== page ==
7 Modules of Cybersecurity are designed to protect sensitive information from digital intruders while keeping it simple for users.
Identity security is a simple, but powerful, protocol made up of two components. Beginning with password security, this measure includes forced password setting after an initial log in, preventing access with default credentials after deployment. The second component is Digest Access Authentication, a credential exchange between device and client confirming user identity before sending ANY information.
The second module, access control, automatically disables unsafe services, such as Telnet, SSH and FTP. HTTPS is supported for encrypted connection. Rights Management enables the administrator to limit the rights of each user according to need. Overall, this limits the vulnerability of a system by making highly-sensitive information available only to those who need to access it. Password anti-cracking actively monitors all log-in attempts, if the device detects cracking behaviors, the login request will be refused even if the credentials are correct. Packet Filtering is a firewall technique which monitors incoming and outgoing traffic and filters out unwanted payloads.
When understanding access control, think of it like shutting all of the doors and windows to a home and watching to see if someone tries to pick the only lock available. Even after the “door” is safely opened, the system scrutinizes everything that passes through that point of entry.
Once access is granted the communication session between user and host is monitored by time and credentials. This means that every user has a session credential after log-in, used for subsequent authentications. If the session goes dormant, or if the user attempts to request an invalid session credential multiple times, the system will flag and end the session. All sessions related to that specific IP address will then be forcibly logged out until authentication is proven.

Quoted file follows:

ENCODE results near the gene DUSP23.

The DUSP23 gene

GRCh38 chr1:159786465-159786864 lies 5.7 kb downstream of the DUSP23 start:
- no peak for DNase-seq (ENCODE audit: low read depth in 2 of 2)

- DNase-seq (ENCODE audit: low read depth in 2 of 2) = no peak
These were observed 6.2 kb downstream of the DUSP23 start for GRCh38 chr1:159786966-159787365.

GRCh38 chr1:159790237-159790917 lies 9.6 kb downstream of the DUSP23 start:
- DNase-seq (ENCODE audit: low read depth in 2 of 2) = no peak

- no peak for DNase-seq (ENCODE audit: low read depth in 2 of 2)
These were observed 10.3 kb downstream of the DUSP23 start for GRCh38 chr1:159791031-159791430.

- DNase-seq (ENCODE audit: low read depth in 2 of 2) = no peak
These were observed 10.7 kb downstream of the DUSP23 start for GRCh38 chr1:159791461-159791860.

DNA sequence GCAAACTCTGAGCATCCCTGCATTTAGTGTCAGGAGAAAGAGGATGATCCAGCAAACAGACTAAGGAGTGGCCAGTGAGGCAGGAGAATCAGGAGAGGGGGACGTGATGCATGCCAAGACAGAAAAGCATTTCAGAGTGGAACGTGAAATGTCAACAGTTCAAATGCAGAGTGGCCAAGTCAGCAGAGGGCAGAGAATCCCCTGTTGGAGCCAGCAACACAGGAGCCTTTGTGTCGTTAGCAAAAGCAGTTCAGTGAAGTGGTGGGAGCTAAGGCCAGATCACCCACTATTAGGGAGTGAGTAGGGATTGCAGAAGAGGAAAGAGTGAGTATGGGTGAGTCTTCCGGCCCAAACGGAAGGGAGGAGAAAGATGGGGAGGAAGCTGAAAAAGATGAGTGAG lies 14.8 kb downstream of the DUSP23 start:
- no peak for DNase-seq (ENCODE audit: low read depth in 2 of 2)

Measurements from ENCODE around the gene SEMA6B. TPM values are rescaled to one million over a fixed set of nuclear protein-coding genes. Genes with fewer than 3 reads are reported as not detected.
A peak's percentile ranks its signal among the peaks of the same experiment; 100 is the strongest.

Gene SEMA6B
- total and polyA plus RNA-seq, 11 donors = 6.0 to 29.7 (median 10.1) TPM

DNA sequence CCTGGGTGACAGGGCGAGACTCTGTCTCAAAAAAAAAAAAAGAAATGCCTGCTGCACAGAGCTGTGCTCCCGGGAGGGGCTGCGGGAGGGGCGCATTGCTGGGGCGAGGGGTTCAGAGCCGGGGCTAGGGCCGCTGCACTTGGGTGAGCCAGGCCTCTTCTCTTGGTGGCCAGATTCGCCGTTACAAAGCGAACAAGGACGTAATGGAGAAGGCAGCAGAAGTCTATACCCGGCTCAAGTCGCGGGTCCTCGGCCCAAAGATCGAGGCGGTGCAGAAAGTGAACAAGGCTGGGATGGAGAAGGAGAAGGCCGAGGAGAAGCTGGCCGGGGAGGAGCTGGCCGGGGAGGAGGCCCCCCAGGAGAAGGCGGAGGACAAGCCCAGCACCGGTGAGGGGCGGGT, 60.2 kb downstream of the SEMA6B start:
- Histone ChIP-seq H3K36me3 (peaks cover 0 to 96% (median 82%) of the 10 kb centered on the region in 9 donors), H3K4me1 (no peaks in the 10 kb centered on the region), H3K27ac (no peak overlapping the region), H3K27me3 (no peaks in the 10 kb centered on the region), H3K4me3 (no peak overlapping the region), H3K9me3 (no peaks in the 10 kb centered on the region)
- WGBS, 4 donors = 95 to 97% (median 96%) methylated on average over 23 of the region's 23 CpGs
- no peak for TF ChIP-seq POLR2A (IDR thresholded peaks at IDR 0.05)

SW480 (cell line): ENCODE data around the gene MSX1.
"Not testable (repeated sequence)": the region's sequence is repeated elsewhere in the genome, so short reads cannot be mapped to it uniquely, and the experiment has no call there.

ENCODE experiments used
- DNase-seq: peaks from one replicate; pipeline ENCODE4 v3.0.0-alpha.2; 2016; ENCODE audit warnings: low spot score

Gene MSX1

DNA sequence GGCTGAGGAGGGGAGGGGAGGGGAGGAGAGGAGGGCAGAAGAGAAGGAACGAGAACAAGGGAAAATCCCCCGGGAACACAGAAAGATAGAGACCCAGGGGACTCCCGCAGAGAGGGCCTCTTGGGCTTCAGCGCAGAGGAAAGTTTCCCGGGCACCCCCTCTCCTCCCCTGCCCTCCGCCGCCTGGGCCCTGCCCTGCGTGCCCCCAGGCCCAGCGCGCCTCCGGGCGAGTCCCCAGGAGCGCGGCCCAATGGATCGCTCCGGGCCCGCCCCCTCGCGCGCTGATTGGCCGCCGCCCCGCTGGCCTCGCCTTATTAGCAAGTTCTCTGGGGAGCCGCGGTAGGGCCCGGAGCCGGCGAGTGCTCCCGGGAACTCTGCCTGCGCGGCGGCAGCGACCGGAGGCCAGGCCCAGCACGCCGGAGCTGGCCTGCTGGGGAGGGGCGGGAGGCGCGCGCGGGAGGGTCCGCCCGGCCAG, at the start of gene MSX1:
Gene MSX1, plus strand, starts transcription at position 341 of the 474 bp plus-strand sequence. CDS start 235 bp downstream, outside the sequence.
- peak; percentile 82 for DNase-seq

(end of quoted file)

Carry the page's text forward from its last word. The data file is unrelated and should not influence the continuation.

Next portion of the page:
Data security ensures all sensitive data is protected by an advanced cryptographic key mechanism, allowing only authorized recipients to send and receive data. Simply put, the “digital envelope” housing the sensitive data can only be opened using both keys, guaranteeing only approved recipients can “read” it.
Protocol Security uses industry standard protocols, many of which are open-source. Using protocols that are peer reviewed upholds standards and improves quality.
Involving improvements to the systems log, the sixth module focuses on logging changes to a system. Every alteration made to the system by any user, is logged for security purposes. Permissions to delete or change logs are greatly restricted, meaning only verified admins have this ability.
The seventh, and final module for cybersecurity is special security. This measure ensures the integrity of firmware upgrade packages, guarding against any unwanted payloads.